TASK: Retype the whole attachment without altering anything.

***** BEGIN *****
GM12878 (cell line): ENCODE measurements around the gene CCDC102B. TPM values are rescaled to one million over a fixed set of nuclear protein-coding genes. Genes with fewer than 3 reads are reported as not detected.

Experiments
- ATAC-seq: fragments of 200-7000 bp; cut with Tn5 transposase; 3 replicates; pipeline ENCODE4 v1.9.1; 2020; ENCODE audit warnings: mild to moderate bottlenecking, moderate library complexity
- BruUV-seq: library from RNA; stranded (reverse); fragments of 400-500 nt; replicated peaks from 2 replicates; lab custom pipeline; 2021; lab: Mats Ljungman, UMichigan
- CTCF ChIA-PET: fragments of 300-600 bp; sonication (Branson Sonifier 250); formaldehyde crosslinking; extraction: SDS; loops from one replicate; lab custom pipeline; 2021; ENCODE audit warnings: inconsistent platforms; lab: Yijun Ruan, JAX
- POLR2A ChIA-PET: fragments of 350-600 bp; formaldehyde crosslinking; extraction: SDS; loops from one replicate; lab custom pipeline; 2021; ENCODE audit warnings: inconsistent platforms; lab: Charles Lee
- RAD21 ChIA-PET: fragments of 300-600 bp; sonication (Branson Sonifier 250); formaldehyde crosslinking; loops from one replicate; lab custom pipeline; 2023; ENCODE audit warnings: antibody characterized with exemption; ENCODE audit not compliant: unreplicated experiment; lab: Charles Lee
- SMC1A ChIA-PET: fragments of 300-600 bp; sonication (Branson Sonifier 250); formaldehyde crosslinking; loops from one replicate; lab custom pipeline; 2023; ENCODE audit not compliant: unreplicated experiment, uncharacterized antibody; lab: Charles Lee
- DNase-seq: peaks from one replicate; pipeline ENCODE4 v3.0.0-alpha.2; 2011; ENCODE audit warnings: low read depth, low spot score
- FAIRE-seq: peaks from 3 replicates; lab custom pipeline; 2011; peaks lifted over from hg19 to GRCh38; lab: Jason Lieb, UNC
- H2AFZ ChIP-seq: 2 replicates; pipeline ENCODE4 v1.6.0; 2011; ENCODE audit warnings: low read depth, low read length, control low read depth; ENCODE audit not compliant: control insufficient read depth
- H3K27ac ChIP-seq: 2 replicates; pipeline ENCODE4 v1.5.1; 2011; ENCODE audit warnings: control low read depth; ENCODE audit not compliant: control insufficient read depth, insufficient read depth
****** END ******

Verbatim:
GM12878 (cell line): ENCODE measurements around the gene CCDC102B. TPM values are rescaled to one million over a fixed set of nuclear protein-coding genes. Genes with fewer than 3 reads are reported as not detected.

Experiments
- ATAC-seq: fragments of 200-7000 bp; cut with Tn5 transposase; 3 replicates; pipeline ENCODE4 v1.9.1; 2020; ENCODE audit warnings: mild to moderate bottlenecking, moderate library complexity
- BruUV-seq: library from RNA; stranded (reverse); fragments of 400-500 nt; replicated peaks from 2 replicates; lab custom pipeline; 2021; lab: Mats Ljungman, UMichigan
- CTCF ChIA-PET: fragments of 300-600 bp; sonication (Branson Sonifier 250); formaldehyde crosslinking; extraction: SDS; loops from one replicate; lab custom pipeline; 2021; ENCODE audit warnings: inconsistent platforms; lab: Yijun Ruan, JAX
- POLR2A ChIA-PET: fragments of 350-600 bp; formaldehyde crosslinking; extraction: SDS; loops from one replicate; lab custom pipeline; 2021; ENCODE audit warnings: inconsistent platforms; lab: Charles Lee
- RAD21 ChIA-PET: fragments of 300-600 bp; sonication (Branson Sonifier 250); formaldehyde crosslinking; loops from one replicate; lab custom pipeline; 2023; ENCODE audit warnings: antibody characterized with exemption; ENCODE audit not compliant: unreplicated experiment; lab: Charles Lee
- SMC1A ChIA-PET: fragments of 300-600 bp; sonication (Branson Sonifier 250); formaldehyde crosslinking; loops from one replicate; lab custom pipeline; 2023; ENCODE audit not compliant: unreplicated experiment, uncharacterized antibody; lab: Charles Lee
- DNase-seq: peaks from one replicate; pipeline ENCODE4 v3.0.0-alpha.2; 2011; ENCODE audit warnings: low read depth, low spot score
- FAIRE-seq: peaks from 3 replicates; lab custom pipeline; 2011; peaks lifted over from hg19 to GRCh38; lab: Jason Lieb, UNC
- H2AFZ ChIP-seq: 2 replicates; pipeline ENCODE4 v1.6.0; 2011; ENCODE audit warnings: low read depth, low read length, control low read depth; ENCODE audit not compliant: control insufficient read depth
- H3K27ac ChIP-seq: 2 replicates; pipeline ENCODE4 v1.5.1; 2011; ENCODE audit warnings: control low read depth; ENCODE audit not compliant: control insufficient read depth, insufficient read depth